Availability doesn’t mean accessibility. Due to the market trends, electricity provision is skewed towards high income groups while the poor use cheaper, inefficient and unclean alternatives such as charcoal and fuelwood.

What needs to be done?

It is imperative to take poor communities into consideration when trying to address Zimbabwe’s power shortages. If this doesn’t happen, the country risks doubling its efforts to increase generation capacity, but leaving behind vulnerable groups.

Zimbabwe can look to South Africa for guidance. Though South Africa has electricity shortages, it cushions the poor against high energy costs. Indigent households get 50kWh of free electricity per month. Where electricity is not available, the country’s Free Basic Alternative Energy policy provides alternative energy such as subsidised paraffin, liquefied petroleum gas, coal and bio-ethanol gel. Customers who use less energy also benefit from a lower tariff.

Zimbabwe’s poor cannot survive the vagaries of the market on their own. The country needs to reduce inequality through an integrated electrification agenda that leaves no one behind.The Conversation

Ellen Fungisai Chipango, postdoctoral research fellow, University of Johannesburg.

This article is republished from The Conversation under a Creative Commons license. Read the original article.


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The Tax Payer is paying for all these cushions and subsidies. Nothing is really ‘free’.

Too bad Zim don’t have the right people to fix their electricity problems.

Zimbabwe’s real problem is an electorate that refuses to help itself. People get the government they deserve.

Come to think of it, this is South Africa’s big problem too. An majority who insist on voting for crooks, but then burn trains and throw stones when those they themselves voted for, let the voters down. No pills for stupid.

Get it straight – its the economy that needs to cross the road first and then the rest can follow.
Zims needs to comply with requirements that will see sanctions dropped and assistance towards economic sustainability made available.
But a corrupt gangsterism pervades and controls and it is myopic and beyond reason.
The people must take their “freedom” and do some for themselves with it.
Otherwise by keeping one hand in the tree they keep both feet in the grave.

Ah – always wondered how socialists acquired postdoctorates, now I know – write drivel about how down trodden the poor really are and how they do absolutely nothing to get themselves out of the hole they dug for themselves. Trust Eskom charge Zimbabwe the same inflated rates that they charge suburban citizens here in good old RSA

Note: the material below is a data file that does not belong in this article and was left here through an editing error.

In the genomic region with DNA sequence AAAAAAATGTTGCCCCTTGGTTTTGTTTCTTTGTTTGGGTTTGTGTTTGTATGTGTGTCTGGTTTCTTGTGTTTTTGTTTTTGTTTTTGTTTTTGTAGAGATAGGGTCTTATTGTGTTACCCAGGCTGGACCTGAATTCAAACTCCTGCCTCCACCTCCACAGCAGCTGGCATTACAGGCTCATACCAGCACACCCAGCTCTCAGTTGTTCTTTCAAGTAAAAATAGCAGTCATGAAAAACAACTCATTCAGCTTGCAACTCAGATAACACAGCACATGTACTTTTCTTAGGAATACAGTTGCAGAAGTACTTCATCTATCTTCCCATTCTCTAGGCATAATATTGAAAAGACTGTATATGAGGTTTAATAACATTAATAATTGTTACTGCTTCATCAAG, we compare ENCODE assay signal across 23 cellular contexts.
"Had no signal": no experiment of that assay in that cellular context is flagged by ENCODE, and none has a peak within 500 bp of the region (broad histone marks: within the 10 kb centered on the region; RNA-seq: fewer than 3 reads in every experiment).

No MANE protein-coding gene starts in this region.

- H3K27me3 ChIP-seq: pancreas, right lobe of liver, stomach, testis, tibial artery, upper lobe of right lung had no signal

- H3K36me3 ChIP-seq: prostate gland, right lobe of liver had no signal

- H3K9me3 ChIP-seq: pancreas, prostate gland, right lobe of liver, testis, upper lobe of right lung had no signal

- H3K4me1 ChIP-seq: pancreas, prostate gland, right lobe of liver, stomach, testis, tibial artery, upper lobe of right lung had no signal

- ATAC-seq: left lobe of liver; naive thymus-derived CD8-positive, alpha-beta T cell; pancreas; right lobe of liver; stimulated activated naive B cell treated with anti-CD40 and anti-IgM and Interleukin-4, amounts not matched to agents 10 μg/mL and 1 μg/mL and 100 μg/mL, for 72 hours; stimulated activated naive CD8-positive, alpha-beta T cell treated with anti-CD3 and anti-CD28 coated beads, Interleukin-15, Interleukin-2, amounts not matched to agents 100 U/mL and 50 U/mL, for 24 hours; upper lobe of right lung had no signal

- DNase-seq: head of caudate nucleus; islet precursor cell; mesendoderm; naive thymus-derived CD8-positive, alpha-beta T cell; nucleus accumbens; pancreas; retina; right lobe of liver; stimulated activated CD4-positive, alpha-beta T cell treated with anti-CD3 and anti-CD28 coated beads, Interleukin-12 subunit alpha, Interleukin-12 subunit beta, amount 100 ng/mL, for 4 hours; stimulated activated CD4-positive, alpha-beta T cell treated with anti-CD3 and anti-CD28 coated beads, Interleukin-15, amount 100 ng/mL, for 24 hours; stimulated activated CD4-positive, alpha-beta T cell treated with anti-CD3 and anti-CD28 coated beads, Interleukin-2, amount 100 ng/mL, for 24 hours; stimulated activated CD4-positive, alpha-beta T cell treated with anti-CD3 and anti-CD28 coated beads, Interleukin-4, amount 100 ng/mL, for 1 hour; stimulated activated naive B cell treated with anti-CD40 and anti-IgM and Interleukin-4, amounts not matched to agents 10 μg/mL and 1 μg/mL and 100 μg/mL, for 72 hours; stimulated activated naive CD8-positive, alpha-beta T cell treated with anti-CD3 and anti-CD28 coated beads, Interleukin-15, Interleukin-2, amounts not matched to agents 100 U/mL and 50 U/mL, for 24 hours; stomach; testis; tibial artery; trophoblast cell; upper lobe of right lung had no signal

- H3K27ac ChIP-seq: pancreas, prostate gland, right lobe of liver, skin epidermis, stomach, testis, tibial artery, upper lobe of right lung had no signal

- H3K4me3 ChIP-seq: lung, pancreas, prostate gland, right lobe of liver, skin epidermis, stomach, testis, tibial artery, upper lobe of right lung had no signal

Zimbabwe can look to South Africa for guidance.
It read like Titanic, ending, and blaming the lifeboat. With the captain sacked before sailing.

Please don’t look to SA for guidance, you will find no good guidance here. We on the other hand are following your guidance and are doing our utmost to get where you are. As in most countries the remedy is actually very simple, vote in a competent caring government.

….yes, it’s the other way around: SA’s political leadership is guided Zanu-PF.

To me it seems that gross mismanagement of the electricity supply and the economy as a whole, plus massive corruption lie at the core of Zim’s problems. Or maybe I better say the misled, poorly informed and uneducated electorate. Or dare I to call it massive ignorance.

Unbridled racism never achieves anything worthwhile. You would have thought we would have learned this lesson in this part of the world but apparently not. Vote for us not because we can do good for you but because we are ‘Black / White’ and when you do that we will exploit you to our (politicians) own advantage. Zimbabweans at least had a country (South Africa) to escape to but what do South Africans do in the same situation?

…similarly, the masses will move again to the country located to the south of SA.

When I google “country located to the south of SA”, my browser stubbornly gives images of Oz or NZ comes up 😉 Only for those who has gold medal in long-distance swimming (read qualifications & sufficient capital).

In 50-100 yrs from now, there will be mass migration to Kenia, Ethiopia, Rwanda and other rising African stars. Move forward a generation or two, many expat Saffas then living in central & east Africa will have fun talking points of old family photos (taken today) of how fat/obese everyone appeared in SA.

End of comments.